Due to its deleterious effects on coherent imaging systems such as ultrasound and OCT, there has been significant effort to characterize and reduce noise [2–21]. The two most common noise sources are shot noise, which is additive in nature and can be adequately described by the Additive White Gaussian Noise (AWGN) process, and speckle noise, which is multiplicative in nature and harder to eliminate due to its signal dependency. In fact, speckle carries useful information about the underlying tissue structure . OCT is very similar to ultrasound and a brief review of shot and speckle noise reduction in ultrasound is in order. Shot noise reduction is applied both during acquisition  and post-acquisition using simple image processing techniques [22–24] such as an averaging filters, median filters and Gaussian low-pass filters. However, many of these filtering techniques tend to remove useful features from images. One of the most effective technique for shot noise removal is the phase preserving non-orthogonal wavelet (NW) filtering technique proposed by Kovesi . As for speckle noise removal from ultrasound images, spatial domain techniques have been employed including the one proposed by Xie et al.  who applied a salient boundary enhancement technique with a speckle suspension term, and Dutt and Greenleaf , who employed a local statistical model to quantify the extent of speckle formation and subsequently used an unsharp masking filter to suppress speckle. As for transform domain techniques, wavelet-based speckle suppression has been reported [12,14,20]. More recently, Fan et al.  combined pyramid decomposition of images with anisotropic diffusion filtering to reduce speckle in ultrasound images of phantoms and liver. For OCT images, shot noise has been reduced using post-acquisition image processing techniques [22–24] such as averaging filters, median filters and Gaussian filters. There are also reports on speckle reduction techniques in OCT including physical techniques [2,4,5,7,8], those applied prior to image formation , and post-acquisition, image processing techniques such as hybrid median filter (HMF), Wiener filter, ELEE filter, symmetric nearest neighbor (SNN) filter, Kuwahara filter, adaptive Wiener filter, rotating kernel transformation (RKT), anisotropic diffusion filtering, orthogonal and non-orthogonal wavelet filters [3,7,10]. Ozcan et. al  have compared the relative performances of the ELEE filter, two wavelet transform based filters, the HMF, SNN, a Kuwahara filter, and the adaptive Wiener filter, and have argued that post-acquisition digital image processing is advantageous because it does not require the additional acquisition of compounding angles required by the physical technique for speckle reduction. Puvanathasan and Bizheva  have used a fuzzy thresholding algorithm in the wavelet domain for speckle reduction in OCT images of a human finger tip, and have compared their technique with the Wiener and Lee filters.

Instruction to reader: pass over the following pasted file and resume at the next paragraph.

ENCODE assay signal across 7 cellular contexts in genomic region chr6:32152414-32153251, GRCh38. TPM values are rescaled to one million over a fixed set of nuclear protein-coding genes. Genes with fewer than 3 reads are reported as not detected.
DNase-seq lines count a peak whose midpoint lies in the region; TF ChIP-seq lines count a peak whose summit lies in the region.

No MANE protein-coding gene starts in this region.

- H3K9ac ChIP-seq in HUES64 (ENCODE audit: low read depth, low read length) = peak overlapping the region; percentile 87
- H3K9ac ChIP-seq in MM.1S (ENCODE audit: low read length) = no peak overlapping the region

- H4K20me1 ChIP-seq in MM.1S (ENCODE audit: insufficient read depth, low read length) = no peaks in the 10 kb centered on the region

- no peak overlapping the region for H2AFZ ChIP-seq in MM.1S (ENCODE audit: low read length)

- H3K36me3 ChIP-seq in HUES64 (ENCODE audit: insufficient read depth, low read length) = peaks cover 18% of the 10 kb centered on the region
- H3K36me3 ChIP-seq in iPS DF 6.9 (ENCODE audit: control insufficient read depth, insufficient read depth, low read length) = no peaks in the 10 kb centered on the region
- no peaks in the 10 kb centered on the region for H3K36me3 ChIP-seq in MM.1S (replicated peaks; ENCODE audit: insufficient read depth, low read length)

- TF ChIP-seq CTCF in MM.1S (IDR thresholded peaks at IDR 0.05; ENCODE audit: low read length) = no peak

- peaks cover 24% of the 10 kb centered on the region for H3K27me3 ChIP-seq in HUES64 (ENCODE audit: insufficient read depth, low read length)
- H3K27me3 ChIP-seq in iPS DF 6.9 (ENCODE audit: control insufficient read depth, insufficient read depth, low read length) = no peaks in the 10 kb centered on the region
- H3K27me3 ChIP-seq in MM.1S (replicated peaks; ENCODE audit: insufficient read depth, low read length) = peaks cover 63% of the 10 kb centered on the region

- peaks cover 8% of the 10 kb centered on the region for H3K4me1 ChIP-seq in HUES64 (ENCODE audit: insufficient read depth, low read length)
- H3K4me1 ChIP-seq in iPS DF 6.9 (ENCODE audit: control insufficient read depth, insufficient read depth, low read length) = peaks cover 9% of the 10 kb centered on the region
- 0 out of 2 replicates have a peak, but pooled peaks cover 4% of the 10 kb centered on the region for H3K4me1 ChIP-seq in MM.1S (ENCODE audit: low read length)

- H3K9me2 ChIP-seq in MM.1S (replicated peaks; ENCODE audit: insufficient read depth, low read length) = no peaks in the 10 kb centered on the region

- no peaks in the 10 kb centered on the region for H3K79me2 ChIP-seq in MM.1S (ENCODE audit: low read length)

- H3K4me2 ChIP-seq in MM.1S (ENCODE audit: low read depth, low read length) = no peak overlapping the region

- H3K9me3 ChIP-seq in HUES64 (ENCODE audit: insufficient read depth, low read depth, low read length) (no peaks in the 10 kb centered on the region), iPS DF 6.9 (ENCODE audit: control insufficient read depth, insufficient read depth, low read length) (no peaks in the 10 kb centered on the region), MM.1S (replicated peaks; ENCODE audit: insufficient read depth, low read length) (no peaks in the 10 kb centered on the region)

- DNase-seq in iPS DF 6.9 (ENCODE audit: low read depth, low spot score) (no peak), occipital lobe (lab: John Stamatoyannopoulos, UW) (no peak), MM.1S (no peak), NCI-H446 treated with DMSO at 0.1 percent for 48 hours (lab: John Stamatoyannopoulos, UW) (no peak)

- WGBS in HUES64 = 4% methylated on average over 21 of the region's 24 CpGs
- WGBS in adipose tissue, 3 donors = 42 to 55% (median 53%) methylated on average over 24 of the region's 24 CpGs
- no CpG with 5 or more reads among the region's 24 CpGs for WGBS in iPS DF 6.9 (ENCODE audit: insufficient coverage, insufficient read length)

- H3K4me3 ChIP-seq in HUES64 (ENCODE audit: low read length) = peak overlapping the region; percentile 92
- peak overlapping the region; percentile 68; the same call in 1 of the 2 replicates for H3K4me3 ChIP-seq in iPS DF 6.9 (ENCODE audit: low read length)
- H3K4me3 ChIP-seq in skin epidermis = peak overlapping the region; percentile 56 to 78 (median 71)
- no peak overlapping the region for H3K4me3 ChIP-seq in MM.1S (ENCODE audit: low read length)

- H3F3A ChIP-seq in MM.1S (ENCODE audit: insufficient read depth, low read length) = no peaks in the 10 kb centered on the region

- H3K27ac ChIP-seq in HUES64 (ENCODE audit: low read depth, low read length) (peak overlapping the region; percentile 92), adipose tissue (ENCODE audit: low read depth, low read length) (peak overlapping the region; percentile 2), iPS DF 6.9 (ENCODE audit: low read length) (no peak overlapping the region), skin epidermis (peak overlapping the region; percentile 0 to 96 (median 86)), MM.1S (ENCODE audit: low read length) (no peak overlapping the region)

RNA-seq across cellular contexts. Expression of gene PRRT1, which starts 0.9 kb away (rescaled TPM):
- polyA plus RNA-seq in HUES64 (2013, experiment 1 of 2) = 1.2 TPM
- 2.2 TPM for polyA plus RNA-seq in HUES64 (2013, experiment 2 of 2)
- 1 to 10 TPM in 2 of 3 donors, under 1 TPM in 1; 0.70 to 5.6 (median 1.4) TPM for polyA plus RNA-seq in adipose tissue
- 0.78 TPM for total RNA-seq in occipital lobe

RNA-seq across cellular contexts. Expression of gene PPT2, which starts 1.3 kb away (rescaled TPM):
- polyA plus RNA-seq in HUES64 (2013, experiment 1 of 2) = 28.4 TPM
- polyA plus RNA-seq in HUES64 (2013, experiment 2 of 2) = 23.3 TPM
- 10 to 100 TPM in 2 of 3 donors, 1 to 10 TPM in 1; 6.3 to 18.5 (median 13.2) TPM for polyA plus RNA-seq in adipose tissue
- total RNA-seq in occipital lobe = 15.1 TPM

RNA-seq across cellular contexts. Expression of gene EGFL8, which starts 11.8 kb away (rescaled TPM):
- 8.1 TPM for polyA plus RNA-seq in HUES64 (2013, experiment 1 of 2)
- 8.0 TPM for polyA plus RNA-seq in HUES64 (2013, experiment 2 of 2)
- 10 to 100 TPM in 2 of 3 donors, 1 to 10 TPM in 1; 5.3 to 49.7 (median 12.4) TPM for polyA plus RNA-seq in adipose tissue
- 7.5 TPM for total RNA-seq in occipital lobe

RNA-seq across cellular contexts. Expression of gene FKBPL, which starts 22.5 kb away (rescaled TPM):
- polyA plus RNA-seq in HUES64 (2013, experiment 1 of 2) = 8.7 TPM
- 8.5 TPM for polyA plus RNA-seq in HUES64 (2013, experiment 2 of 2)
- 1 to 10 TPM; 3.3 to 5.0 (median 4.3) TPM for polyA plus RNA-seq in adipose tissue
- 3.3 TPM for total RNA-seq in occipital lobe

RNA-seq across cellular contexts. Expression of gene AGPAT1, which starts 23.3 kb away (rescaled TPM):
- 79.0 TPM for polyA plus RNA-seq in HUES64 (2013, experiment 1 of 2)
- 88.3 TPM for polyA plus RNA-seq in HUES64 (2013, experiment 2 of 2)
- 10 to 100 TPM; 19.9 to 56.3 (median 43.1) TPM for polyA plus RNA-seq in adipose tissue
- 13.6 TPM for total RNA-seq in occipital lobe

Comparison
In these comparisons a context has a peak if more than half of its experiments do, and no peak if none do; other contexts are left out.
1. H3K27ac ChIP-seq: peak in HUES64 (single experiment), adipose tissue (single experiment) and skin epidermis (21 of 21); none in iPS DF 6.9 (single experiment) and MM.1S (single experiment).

In this paper, we create an algorithm to reduce both shot and speckle noise through digital image processing. The Kovesi NW filtering technique, originally applied to video surveillance data, can greatly reduce shot noise. However, manual optimization of parameters can be a daunting and unsatisfying task. Hence, we will investigate methods for automatically optimizing the wavelet filter bank for OCT. We call our technique Optimized Non-orthogonal Wavelet (ONW) denoising. To reduce speckle, we use an enhanced version of the Laplacian Pyramid Nonlinear Diffusion (LPND) technique used by Fan et. al on ultrasound images of the liver and carotid artery . Since speckle size depends on imaging parameters such as the characteristics of the light source, the spot size, and sampling rate, we have investigated adaptive optimization of LPND parameters, and call the method Adaptive LPND (ALPND).